Navigating a complex case of Mycobacterium xenopi in a patient with blue rubber bleb nevus syndrome
  • Muhammad Umer Riaz Gondal
    Department of Internal Medicine, Tower Health, Reading Hospital, West Reading, USA
  • Luke Rovenstine
    Department of Internal Medicine, Drexel University, West Reading, USA
  • Fawwad Ansari
    Department of Internal Medicine, Piedmont Athens Regional, Athens, USA
  • Zainab Kiyani
    Department of Internal Medicine, Islamabad Medical and Dental College, Islamabad, Pakistan
  • Devi Parvathy Jyothi Ramachandran Nair
    Department of Internal Medicine, Tower Health, Reading Hospital, West Reading, USA
  • Toqeer Khan
    Department of Internal Medicine, Lincoln Medical Center, New York, USA
  • Anthony Donato
    Department of Internal Medicine, Tower Health, Reading Hospital, West Reading, USA

Keywords

Blue rubber bleb nevus syndrome, Mycobacterium xenopi, bronchiectasis

Abstract

Introduction: Blue rubber bleb nevus syndrome is a rare disorder of venous malformations, with around 200 cases reported. We present a case of Mycobacterium xenopi infection in a patient with blue rubber bleb nevus syndrome.
Case Description: A 40-year-old female with blue rubber bleb nevus syndrome, asthma, and bronchiectasis came to the pulmonology clinic with shortness of breath and a cough. She was recently admitted for a bronchiectasis exacerbation but continued to have a worsening productive cough and fevers. The most recent CT scan of the chest showed interval stable right upper lobe fibrocavitary disease, demonstrating gradual progression over two years. She had occasional positive cultures for Mycobacterium Avium Complex and M. xenopi one year previously, assumed to be a colonizer and not treated. Most recent hospital cultures were negative for bacteria and an acid-fast bacilli smear. She was sent to the emergency department for bronchiectasis exacerbation and returned to the clinic six weeks later with two sputum cultures growing M. xenopi. It was decided to treat M. xenopi as this was likely the cause of her cavitary lung lesion and frequent infections. Azithromycin, rifampin, and sulfamethoxazole/trimethoprim were initiated. Intravenous amikacin was added later on. She finally had a right partial lung resection done after one year at an outside hospital. She was on and off antibiotics for M. xenopi for approximately three years with negative repeat cultures for non-tuberculous mycobacteria.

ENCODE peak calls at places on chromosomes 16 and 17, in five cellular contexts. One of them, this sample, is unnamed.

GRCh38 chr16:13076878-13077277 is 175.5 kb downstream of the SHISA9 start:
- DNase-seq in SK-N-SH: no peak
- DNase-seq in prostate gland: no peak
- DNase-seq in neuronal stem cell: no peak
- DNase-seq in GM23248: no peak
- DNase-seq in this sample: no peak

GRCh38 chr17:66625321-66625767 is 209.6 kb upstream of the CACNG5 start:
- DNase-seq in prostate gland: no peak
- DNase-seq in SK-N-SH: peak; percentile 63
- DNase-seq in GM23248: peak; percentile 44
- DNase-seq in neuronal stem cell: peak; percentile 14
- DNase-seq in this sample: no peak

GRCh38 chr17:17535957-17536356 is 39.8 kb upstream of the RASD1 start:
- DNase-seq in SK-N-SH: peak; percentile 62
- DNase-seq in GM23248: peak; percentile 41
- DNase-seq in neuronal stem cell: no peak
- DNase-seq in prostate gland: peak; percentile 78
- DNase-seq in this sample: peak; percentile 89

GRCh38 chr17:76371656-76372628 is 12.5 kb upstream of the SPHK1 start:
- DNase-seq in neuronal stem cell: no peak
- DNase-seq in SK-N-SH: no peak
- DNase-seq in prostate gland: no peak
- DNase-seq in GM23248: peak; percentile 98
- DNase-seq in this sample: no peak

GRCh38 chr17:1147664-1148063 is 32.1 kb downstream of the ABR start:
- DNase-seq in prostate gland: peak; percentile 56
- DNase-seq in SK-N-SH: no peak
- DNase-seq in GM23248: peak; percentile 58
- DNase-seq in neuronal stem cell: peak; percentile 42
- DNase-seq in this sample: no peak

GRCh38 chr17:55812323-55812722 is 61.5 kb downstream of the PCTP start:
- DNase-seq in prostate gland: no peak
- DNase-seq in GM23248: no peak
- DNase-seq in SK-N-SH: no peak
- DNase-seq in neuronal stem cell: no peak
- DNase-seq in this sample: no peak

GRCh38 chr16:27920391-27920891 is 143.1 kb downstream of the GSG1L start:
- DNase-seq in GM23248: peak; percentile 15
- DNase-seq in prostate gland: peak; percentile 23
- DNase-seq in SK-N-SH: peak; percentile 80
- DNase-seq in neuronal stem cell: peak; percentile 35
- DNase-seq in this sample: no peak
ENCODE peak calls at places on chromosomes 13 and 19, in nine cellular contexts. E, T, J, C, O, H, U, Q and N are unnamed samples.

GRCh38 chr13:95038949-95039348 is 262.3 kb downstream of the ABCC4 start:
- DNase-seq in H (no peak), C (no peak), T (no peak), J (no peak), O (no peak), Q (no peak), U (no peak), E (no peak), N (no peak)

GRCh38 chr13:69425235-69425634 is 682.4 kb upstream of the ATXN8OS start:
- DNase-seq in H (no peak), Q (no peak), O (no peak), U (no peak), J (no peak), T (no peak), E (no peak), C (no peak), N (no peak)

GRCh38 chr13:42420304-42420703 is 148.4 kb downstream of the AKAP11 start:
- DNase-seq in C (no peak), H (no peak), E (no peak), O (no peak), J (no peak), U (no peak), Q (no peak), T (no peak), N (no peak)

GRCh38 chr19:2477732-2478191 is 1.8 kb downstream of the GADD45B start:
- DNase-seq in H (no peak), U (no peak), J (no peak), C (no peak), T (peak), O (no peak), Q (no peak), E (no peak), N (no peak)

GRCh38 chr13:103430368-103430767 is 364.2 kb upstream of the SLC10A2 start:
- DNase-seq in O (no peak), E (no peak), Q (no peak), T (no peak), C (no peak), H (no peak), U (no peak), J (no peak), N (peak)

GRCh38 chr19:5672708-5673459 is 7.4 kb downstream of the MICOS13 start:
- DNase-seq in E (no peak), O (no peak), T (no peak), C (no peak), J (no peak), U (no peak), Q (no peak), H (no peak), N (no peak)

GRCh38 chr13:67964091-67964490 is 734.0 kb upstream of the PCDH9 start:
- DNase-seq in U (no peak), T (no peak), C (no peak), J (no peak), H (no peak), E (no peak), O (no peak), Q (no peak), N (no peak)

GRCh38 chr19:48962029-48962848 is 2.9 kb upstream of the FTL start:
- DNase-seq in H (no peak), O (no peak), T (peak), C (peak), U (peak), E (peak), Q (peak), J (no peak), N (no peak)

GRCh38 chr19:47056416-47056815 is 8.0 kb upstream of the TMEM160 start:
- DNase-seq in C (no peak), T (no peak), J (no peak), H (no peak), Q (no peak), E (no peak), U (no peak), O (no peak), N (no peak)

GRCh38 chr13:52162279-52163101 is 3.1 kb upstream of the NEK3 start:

Conclusion: Due to the high mortality of M. xenopi infections (which can be as high as 69%), treatment of at least twelve months is recommended. To our knowledge, this is the first reported case of M. xenopi in a patient with blue rubber bleb nevus syndrome.

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    Published: 2024-05-02
    Issue: 2024: Vol 11 No 6 (view)


    How to cite:
    1.
    Gondal MUR, Rovenstine L, Ansari F, Kiyani Z, Jyothi Ramachandran Nair DP, Khan T, Donato A. Navigating a complex case of Mycobacterium xenopi in a patient with blue rubber bleb nevus syndrome. EJCRIM 2024;11 doi:10.12890/2024_004530.

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